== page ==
From the Guest Editor, Carol Mickett: The Importance of Place

October 13, 2017 by CAROL A. MICKETT, PH. D. | GUEST EDITOR, THIS MONTH'S MAGAZINE
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We are always in a place.  I am here.  You and everything else are there.  At times, we are in the same place together.  No matter what, however, we are always in a place.

We create and find our place all the time.  We have a place at the dinner table.  We have a place we sit in our living rooms.  We have a side of the bed on which we sleep, a place for our clothes, and a place for our toothbrushes.  I like to sit in the same place in a movie theater or at a meeting.  I like to work at the same drawing table in my studio or work on the same wall.  Studies have shown that students test better if they sit in the same seat that they sit in during class.  They study better if they sit consistently in the same place in the library.

I am very conscious of finding the right place to write or draw or paint or think.  I am not unlike a dog who walks around the house to find its place and circles and circles until she can finally lie down.  I too search to find the places that call to me.  I have been fortunate to find a few places that say to me, “this is it.”

Artist Robert Stackhouse and I just bought a new house.  We are now creating a home – a place where we shall live and, it is to be hoped, flourish.

The places in which we live are the most significant places in our lives.  When I think about our new house, I think of geographically where it is and how the house is situated in its setting.  I think of its structural integrity:  foundation, roof, pipes, sewer lines, windows, heat and cooling.  Secondly, I consider the outfitting and decorating of the interior and the outdoor landscaping.  I think about making it safe and secure from the elements.  I think about making our house into a home that reflects who I am, who my husband is and supports our well-being.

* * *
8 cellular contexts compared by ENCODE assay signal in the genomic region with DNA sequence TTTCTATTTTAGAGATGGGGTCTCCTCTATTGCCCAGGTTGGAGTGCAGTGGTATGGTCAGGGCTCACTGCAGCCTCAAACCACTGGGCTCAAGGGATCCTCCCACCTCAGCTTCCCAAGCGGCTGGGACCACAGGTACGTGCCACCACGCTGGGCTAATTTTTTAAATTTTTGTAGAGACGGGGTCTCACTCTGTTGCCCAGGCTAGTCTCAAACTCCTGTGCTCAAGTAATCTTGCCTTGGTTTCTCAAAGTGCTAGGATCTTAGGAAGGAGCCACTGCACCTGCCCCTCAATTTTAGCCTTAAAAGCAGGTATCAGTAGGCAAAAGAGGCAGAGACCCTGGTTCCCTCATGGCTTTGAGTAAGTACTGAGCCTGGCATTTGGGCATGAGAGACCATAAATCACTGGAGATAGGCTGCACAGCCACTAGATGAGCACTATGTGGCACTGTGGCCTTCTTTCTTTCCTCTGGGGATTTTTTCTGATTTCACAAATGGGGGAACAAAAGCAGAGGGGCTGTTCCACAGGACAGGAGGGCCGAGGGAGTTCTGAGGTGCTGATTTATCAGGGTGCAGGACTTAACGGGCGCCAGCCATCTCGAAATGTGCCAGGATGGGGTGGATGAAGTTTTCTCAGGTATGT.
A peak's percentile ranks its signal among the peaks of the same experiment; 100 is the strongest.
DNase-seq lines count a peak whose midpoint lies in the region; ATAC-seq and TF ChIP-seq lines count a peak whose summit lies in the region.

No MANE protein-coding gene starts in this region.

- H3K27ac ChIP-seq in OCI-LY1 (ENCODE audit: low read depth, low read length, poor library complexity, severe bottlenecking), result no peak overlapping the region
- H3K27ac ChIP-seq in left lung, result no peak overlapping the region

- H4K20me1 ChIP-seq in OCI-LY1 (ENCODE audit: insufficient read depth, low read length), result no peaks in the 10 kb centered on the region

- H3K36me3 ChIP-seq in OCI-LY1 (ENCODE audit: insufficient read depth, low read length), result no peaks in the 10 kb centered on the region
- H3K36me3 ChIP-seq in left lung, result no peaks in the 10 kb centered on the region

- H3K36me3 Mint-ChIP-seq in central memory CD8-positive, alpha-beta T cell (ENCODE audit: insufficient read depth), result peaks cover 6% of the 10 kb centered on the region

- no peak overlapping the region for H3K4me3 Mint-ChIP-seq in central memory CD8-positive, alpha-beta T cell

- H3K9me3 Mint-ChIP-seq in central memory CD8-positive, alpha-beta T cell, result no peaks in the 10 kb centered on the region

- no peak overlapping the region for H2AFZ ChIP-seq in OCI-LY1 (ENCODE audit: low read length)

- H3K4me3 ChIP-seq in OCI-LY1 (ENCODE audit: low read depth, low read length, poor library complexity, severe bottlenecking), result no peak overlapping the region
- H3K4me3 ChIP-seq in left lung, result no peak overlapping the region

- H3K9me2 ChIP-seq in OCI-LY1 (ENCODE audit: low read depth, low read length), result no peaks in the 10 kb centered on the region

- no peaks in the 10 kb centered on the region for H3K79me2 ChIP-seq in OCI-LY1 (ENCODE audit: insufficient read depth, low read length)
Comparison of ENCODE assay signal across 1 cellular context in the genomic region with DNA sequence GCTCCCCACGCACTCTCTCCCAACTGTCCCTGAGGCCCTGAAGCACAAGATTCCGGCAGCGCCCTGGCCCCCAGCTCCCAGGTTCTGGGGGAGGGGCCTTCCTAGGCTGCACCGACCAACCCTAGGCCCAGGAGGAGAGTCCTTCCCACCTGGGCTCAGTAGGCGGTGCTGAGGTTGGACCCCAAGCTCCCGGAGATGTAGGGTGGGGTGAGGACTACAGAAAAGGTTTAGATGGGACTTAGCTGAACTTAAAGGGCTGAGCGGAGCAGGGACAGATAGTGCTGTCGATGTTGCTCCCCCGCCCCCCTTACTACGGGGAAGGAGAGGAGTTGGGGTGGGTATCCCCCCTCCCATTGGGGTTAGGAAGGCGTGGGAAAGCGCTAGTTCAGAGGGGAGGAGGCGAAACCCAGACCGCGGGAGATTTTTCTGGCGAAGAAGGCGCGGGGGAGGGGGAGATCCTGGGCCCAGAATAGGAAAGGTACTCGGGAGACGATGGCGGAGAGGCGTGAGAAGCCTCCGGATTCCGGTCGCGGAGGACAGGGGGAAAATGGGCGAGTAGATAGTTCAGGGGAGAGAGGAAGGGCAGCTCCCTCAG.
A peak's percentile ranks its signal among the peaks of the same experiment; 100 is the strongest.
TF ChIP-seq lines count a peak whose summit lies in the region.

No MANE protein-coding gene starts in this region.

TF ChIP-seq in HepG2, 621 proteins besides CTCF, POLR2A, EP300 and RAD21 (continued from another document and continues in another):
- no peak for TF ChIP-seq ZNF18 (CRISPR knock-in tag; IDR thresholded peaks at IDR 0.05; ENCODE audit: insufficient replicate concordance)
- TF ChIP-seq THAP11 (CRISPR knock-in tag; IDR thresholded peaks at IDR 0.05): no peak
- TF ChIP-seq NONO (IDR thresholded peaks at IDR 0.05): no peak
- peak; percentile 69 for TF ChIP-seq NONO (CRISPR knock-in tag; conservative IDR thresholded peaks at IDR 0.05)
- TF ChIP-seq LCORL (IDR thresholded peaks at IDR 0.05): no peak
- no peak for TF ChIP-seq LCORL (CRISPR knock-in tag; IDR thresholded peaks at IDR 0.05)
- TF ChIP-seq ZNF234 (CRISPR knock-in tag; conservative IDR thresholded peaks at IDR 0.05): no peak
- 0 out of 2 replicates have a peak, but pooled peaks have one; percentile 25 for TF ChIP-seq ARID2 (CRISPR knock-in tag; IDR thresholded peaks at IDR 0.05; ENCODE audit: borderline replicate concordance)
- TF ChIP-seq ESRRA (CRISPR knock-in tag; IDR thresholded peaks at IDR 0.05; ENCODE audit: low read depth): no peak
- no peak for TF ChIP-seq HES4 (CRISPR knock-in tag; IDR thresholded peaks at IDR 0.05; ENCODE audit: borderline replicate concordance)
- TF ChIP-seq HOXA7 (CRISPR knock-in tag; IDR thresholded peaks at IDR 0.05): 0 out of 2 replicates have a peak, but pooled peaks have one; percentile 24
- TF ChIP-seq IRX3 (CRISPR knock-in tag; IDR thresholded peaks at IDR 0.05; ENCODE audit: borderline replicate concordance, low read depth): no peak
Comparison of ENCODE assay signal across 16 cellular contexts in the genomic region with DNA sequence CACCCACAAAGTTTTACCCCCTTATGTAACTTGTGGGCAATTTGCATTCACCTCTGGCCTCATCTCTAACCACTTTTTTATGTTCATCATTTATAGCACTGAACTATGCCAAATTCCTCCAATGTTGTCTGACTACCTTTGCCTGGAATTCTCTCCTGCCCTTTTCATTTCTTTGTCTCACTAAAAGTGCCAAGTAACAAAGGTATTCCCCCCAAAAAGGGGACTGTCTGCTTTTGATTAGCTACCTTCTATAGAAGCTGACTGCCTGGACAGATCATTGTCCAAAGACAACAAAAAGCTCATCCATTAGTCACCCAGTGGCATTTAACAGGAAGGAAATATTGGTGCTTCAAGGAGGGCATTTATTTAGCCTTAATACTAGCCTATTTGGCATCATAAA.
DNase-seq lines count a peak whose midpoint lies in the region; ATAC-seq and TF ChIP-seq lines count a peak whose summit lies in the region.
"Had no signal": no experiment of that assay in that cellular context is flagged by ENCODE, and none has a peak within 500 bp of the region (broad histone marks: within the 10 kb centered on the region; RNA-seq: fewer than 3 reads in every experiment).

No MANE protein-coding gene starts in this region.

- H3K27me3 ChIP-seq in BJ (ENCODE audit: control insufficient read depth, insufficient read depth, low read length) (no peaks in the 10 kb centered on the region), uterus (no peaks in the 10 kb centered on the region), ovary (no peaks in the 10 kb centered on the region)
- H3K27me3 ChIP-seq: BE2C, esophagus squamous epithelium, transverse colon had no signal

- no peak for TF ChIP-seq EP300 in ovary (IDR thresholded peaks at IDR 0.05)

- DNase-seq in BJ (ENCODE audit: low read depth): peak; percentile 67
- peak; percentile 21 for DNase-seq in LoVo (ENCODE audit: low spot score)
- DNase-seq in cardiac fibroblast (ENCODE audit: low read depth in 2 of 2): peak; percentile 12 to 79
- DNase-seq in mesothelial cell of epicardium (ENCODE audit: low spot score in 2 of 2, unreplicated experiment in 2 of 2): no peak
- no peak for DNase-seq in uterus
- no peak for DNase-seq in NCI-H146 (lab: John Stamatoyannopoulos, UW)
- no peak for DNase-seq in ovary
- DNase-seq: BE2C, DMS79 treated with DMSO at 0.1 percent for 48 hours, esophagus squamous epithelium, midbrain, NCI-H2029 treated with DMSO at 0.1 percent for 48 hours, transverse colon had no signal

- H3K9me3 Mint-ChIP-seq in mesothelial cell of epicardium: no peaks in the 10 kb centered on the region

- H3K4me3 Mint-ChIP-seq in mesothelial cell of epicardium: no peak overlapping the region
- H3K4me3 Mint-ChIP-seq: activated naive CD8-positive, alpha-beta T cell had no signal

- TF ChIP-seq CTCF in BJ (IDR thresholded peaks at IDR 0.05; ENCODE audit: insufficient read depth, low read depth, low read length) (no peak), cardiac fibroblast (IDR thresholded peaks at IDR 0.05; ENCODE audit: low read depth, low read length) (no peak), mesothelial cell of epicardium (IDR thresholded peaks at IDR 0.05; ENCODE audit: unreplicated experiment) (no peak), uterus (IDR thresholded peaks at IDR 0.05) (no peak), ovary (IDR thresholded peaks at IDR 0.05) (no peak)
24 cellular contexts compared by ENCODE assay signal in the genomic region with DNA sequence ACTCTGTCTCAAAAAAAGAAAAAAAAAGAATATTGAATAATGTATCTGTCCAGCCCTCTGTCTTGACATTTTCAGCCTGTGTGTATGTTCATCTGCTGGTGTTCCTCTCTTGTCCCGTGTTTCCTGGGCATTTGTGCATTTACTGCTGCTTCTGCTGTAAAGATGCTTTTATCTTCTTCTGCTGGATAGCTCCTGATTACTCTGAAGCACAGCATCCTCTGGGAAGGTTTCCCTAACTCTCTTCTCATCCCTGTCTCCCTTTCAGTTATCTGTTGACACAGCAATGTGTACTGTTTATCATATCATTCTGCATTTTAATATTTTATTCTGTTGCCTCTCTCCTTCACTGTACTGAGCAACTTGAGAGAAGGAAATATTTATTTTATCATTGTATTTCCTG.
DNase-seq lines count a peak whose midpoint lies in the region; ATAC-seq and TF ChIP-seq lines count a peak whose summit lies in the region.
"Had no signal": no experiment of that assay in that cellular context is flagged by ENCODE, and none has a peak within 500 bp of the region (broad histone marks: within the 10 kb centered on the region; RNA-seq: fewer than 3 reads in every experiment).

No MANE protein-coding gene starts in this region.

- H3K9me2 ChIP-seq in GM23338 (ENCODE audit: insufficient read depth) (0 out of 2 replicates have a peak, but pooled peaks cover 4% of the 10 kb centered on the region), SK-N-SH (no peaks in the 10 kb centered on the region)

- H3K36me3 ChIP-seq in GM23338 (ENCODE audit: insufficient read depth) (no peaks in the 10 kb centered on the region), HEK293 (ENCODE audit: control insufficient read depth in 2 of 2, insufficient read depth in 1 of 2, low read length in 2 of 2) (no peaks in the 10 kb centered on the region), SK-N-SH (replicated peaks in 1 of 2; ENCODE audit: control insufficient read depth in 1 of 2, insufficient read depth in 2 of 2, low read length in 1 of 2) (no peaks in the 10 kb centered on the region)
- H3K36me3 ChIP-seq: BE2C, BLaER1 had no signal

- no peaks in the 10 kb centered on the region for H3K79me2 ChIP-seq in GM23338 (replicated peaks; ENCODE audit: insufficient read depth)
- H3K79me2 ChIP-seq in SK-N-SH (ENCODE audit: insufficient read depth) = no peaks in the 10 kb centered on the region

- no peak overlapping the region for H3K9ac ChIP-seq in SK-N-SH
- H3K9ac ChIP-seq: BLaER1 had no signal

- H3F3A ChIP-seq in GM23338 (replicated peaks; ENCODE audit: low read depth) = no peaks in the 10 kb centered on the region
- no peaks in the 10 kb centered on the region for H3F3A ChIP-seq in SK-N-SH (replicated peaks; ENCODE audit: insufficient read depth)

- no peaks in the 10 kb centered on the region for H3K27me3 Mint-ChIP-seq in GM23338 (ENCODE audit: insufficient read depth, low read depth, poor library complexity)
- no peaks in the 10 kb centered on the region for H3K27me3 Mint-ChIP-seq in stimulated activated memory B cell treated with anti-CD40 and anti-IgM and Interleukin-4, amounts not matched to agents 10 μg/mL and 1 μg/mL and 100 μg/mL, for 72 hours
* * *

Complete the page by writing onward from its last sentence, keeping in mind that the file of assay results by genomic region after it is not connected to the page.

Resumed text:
There has been lots of talk for some time in the art world and, certainly from Robert and I, about art and creating places.  So, does Art create a place differently from creating a home?  So, what is it that Art (I use this word in a very broad sense) does to create a place?  What does that actually mean?

A residential architect, a landscape designer, or an interior decorator may say that their art is to contribute to creating a house into a home.  I shall encourage the agents in those fields to address that issue.

So, why do Robert and I say that we create places?  We do not create houses or homes, but we create architectural structures through which people can pass or in which people can sit and linger.  People have been known to do yoga in our structures, ride through with their bicycles, eat their lunch and even get married.

When I think about Gateway Trio, our Richmond, VA, project in Gateway Plaza, or Place in the Woods in Renaissance Park in Chattanooga, TN, there is a sense in which we were focused on creating a homelike place.  We certainly wanted both of them to be places in which people would want to be, places that created a calm, beautiful environment where a person could just sit and find some refuge from the stressful cadence of everyday urban life.

This is indeed something Art can do.  It can create places or be incorporated into places to alter the everyday and contribute to a person’s sense of well-being be it emotional, aesthetic, intellectual, or just plain fun.

With Gateway Trio, we created a three-part work tied to the geography and history of Richmond, VA.  One part, River Song, is a 72-foot-long and 14-foot-high mosaic of the rapids of the James River.   The river runs from the Atlantic Ocean west through downtown Richmond.  The river is crucial to the founding of the city since its rapids prevented ships from traveling up the river further than what is now Richmond.  The crews either had to turn around or off-load their cargo (people, animals, and supplies).  Slowly, Richmond was founded in the way that many settlements were in the United States and around the world: by discovering that a river or other terrain was impassable and putting down roots at that juncture.